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Trees with Purple Flowers for Sale
Growing Zone(s): 5-9 outdoors$199.95
Growing Zone(s): 6-10$89.95
$99.95Save up to 10%
Growing Zone(s): 4-11 / 9-11$99.95
Growing Zone(s): 4-9$64.95
Growing Zone(s): 9-11$159.95
Growing Zone(s): 9-11$109.95
Growing Zone(s): 4-11 patio / 10-11 outdoors$129.95
Growing Zone(s): 3-8$269.95
Growing Zone(s): 3-9$39.95
Growing Zone(s): 6-9$139.95
$159.95Save up to 12%
Growing Zone(s): 5-9$89.95
Growing Zone(s): 5-9$24.95
Trees with Purple Flowers – Buying & Growing Guide
Purple is the color of royalty, and a tree with purple flowers brings a regal elegance to your home’s landscaping. There is a broad range of trees featuring purple flowers. Explore our selection below to find the one that will be the centerpiece of your garden.
Types of Trees With Purple Flowers
|Type||Growing Zones||Mature Height||Sun||Features|
|Royal Empress Tree, Paulownia elongata||7-11||40-50 feet||Full to partial sun: 4 hours or more of direct light a day||Fragrant light purple blossoms, grows quickly, low-maintenance, and drought tolerant|
|Jacaranda Tree, Jacaranda mimosifolia||9-11||25-50 feet||Full sun: 6 or more hours of direct light a day||Spectacular lavender-blue trumpet-shaped flowers, decorative seed pods, and disease-free|
|Muskogee Crape Myrtle Tree; Lagerstroemia indica x fauriei ‘Muskogee’||6-9||15-20 feet||Full sun: 6 or more hours of direct light a day||Lavender blooms last up to 6 months, fast growing, and mildew-resistant|
|Korean Lilac Tree, Syringa meyeri ‘Palibin’||4-8||4-7 feet||Full sun: 6 or more hours of direct light a day||Deciduous shrub or tree with fragrant blooms in spring, disease-free, and drought tolerant|
|Lavender Rose of Sharon Althea Tree, Hibiscus syriacus ‘Ardens’||5-8||6-10 feet||Full sun: 6 or more hours of direct light a day||Purple-blue double blooms in late summer, drought tolerant, and thrives in poor soil|
|Royal Purple Smoke Tree, Cotinus coggygria||5-9||10-15 feet||Full to partial sun: 4 hours or more of direct light a day||Attractive maroon foliage, smoke-like pink-purple blooms in spring, deer toleran, and; drought tolerant|
|Vitex Chaste Tree, Vitex agnus castus||5-9||15-25 feet||Full sun: 6 or more hours of direct light a day||Fragrant lavender blooms last across seasons, attracts pollinators, salt tolerant|
|Bloomerang Lilac Tree, Syringa ‘SMSJBP7’ PP26549||3-7||5-6 feet||Full sun: 6 or more hours of direct light a day||Blooms twice, once in mid-late spring andonce in the fall, no insect or disease challenges|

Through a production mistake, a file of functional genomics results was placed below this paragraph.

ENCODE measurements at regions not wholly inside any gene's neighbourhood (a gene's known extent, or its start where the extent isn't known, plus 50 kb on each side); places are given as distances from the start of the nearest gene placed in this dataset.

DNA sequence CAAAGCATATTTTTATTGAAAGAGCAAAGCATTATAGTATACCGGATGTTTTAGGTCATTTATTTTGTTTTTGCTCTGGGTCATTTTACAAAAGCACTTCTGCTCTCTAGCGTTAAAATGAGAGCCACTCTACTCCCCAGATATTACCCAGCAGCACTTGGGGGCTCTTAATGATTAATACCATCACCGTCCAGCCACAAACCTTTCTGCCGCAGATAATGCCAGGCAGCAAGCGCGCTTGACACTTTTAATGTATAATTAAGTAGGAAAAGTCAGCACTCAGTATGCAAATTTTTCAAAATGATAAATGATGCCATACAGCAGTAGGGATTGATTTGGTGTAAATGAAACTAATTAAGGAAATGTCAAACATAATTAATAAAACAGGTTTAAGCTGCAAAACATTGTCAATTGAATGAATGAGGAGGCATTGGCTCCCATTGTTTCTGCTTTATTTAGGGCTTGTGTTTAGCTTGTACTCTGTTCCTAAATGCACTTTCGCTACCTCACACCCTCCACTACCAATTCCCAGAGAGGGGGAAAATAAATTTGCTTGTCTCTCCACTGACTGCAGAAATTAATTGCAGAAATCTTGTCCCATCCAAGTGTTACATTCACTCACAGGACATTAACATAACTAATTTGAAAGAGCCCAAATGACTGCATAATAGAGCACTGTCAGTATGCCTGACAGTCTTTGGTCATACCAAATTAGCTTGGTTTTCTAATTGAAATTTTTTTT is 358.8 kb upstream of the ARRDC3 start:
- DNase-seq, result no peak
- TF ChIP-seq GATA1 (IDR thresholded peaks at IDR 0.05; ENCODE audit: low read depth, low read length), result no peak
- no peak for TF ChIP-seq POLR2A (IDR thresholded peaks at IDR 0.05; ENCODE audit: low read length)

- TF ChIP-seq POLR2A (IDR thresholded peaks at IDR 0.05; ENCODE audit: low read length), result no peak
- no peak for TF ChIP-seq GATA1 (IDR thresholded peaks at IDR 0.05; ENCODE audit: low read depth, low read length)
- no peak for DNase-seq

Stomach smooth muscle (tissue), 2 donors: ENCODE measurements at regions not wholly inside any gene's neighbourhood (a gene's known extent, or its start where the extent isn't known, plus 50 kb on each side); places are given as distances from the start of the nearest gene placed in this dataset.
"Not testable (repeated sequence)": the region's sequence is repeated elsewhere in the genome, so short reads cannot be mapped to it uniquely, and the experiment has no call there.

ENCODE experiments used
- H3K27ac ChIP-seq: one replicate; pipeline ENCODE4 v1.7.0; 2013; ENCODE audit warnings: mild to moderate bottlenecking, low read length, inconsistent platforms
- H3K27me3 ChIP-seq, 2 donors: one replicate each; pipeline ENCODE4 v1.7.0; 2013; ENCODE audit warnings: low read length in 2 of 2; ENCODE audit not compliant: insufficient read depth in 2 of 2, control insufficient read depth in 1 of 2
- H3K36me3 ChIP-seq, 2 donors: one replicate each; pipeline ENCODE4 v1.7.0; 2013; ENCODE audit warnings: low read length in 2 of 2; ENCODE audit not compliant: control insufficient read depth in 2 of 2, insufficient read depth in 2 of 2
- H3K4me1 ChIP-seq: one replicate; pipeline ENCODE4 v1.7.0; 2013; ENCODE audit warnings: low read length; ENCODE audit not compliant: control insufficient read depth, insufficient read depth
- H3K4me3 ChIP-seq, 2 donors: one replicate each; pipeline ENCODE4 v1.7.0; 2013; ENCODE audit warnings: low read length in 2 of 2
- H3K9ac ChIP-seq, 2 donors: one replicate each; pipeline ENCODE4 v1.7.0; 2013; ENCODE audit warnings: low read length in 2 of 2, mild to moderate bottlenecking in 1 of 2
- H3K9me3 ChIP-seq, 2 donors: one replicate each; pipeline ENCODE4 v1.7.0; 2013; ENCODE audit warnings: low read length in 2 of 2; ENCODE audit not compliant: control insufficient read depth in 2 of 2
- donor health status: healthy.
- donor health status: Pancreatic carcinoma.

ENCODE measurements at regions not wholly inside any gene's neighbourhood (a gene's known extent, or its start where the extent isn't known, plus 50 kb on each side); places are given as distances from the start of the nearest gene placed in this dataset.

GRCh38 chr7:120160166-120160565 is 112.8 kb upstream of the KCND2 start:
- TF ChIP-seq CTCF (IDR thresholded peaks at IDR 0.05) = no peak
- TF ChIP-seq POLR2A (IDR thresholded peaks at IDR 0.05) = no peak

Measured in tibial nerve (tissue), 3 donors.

|Twilight Crape Myrtle, Lagerstroemia indica ‘Twilight’||7-9||20-25 feet||Full sun: 6 or more hours of direct light a day||Royal purple, fragrant, flowers from June-frost, interesting bark patterns, and very hardy|
|Miss Kim Lilac Tree, Syringa patula ‘Miss Kim’||3-8||4-8 feet||Full to partial sun: 4 hours or more of direct light a day||Fragrant, lavender flowers in late spring, low maintenance, and attracts pollinators|
How to Plant and Care for Purple Flowering Trees
Always read the care tag on any sapling you purchase and follow the directions that the growers have outlined. In general, it’s not hard to plant and care for purple flowering trees.
Unpot your sapling and tease out any encircling roots so they do not girdle the tree and eventually kill it. Dig a hole that’s a little deeper than the root ball and twice as wide. Dig a shovel-full of well-rotted compost or manure into the soil at the bottom of the hole and place your tree on top, so it is roughly the same level as it was in the pot.
Fill in around the tree with topsoil that’s had some compost mixed in. Tamp down gently to eliminate air pockets. Water thoroughly when you’re done, and mulch with organic material such as bark chips.
For the first few weeks, until you see new growth start to appear, water your sapling every day or so. After that, you can scale back. Most trees like about an inch of water a week and if you aren’t getting that from rain, consider supplemental watering.
Fertilize your tree with a balanced, slow-release product designed for landscape trees in early spring. Follow package directions for subsequent applications, tapering off in July so the plant can prepare for slow growth in winter.
When your tree is young, you can prune it for shape. Also, cut out any broken or diseased limbs, as well as any that are rubbing against each other. Once the tree has reached its mature size, there should be less need for pruning.